Hogan (whose real name is Terry Bollea is suing his two former attorneys, Morris “Sandy” Weinberg Jr. and Lee Fugate, of Zuckerman Spaeder LLP, for malpractice in their representation of him and his son Nick Bollea in his son’s 2007 car crash. In the accident, John Graziano, 24, suffered severe brain damage as a passenger in Bollea’s car. Nick Bollea was eventually sentenced to eight months for the crash which involved drag racing at 100 mph until he wrapped his yellow Toyota Supra around a palm tree. Alcohol was found in his bloodstream.
Hogan alleges that he found out later that Progressive was responsible for all necessary legal costs, but that Weinberg and Fugate never told him. Moreover, he alleges that, while charging him excessive fees, they never told him that Progressive attempted numerous times to communicate with him.
The Hulk says in the Complaint that “[i]t is common knowledge throughout the legal profession experienced in such matters, especially in the area of insurance defense litigation and personal injury law, that automobile insurance policies include the aforementioned duty to defend the insured, as well as any permissive user, should a civil suit arise or the possibility of a civil claim exist. . . Defendants made no effort to advise of this important fact. Defendants were further aware, or should have been, that Bollea had no experience in the area of insurance.”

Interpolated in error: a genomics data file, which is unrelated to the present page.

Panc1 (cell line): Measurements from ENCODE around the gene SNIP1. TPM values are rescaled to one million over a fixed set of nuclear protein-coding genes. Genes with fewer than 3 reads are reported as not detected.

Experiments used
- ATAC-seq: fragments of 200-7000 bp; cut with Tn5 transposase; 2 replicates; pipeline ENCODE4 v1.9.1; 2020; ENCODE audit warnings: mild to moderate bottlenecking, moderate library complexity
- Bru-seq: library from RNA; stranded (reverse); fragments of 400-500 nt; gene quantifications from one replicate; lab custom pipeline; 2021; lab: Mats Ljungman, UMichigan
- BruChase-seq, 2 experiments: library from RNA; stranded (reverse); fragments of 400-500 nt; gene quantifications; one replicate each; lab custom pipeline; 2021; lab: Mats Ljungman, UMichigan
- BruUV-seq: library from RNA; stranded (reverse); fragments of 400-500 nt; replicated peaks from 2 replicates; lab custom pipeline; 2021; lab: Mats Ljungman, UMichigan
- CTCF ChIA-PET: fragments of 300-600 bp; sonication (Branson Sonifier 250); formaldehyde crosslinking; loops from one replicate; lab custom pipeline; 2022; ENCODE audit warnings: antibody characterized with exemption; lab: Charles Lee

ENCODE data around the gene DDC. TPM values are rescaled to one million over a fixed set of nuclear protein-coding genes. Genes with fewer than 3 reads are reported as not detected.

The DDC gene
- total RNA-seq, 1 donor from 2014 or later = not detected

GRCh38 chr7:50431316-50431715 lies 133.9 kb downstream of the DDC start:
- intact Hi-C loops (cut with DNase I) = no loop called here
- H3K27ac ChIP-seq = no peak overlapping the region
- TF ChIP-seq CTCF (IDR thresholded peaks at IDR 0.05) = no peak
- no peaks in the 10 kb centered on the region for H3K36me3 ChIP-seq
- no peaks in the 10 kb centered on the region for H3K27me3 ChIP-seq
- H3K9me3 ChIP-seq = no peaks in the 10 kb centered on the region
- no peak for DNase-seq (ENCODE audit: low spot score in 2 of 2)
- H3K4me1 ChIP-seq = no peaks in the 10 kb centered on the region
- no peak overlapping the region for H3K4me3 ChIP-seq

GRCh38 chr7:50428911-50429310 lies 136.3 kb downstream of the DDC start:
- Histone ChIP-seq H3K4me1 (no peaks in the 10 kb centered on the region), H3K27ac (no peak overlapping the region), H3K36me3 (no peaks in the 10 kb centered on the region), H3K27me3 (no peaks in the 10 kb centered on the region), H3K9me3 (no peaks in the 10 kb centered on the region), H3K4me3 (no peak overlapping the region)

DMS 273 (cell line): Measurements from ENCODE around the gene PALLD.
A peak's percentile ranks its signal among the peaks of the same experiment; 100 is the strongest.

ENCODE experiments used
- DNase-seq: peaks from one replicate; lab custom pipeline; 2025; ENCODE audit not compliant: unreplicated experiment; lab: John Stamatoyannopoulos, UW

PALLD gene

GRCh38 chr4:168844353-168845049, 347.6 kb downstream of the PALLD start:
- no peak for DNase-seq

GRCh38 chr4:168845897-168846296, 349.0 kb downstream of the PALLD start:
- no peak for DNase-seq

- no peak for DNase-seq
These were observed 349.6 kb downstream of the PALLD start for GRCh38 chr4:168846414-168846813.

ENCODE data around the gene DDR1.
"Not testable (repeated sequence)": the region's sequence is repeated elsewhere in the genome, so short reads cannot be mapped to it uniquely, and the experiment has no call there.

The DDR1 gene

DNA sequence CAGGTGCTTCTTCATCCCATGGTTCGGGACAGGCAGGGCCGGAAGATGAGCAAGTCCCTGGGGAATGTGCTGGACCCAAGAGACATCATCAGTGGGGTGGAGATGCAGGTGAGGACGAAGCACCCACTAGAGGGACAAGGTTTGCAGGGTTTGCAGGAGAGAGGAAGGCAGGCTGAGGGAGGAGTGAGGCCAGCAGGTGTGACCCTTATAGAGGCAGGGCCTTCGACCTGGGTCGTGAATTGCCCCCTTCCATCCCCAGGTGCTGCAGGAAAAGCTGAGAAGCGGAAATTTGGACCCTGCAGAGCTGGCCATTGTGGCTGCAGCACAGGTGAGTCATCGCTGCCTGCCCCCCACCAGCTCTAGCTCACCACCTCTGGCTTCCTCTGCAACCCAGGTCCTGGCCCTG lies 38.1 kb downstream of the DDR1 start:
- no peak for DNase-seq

Zuckerman Spaeder denies the allegations in a public statement, here. It stresses that “[t]he charges made by Terry Bollea are simply baseless. The Bollea’s came to Zuckerman Spaeder under very difficult circumstances. Both Terry Bollea and his son faced the threat of criminal prosecution and civil litigation. Zuckerman Spaeder, working with a co-counsel, achieved a very favorable result in the criminal case,”
The firm suggests a simple contractual defense, pointing out that “[w]e had a written agreement signed by Terry Bollea and [his son] Nick Bollea that laid out our rates, and on request, we provided written estimates of the time and costs we expected to incur. Mr. Bollea paid the bills and did not raise any complaints about our representation.”
Of course, this alone would not necessarily answer the malpractice question. Specifically, does a firm have a duty to point out that a client has an alternative to their representation (since Progressive is unlikely to pay full Zuckerman Spaeder fees)? It is an interesting legal ethics question.
He is the co-chair of the American Bar Association’s White Collar Crime Committee.
Below is the first pre-trial face off between the Hulk and Sandy “the Wrecking Ball” Weinberg:
For the exhibits in the case, click here.
For the complaint, click here.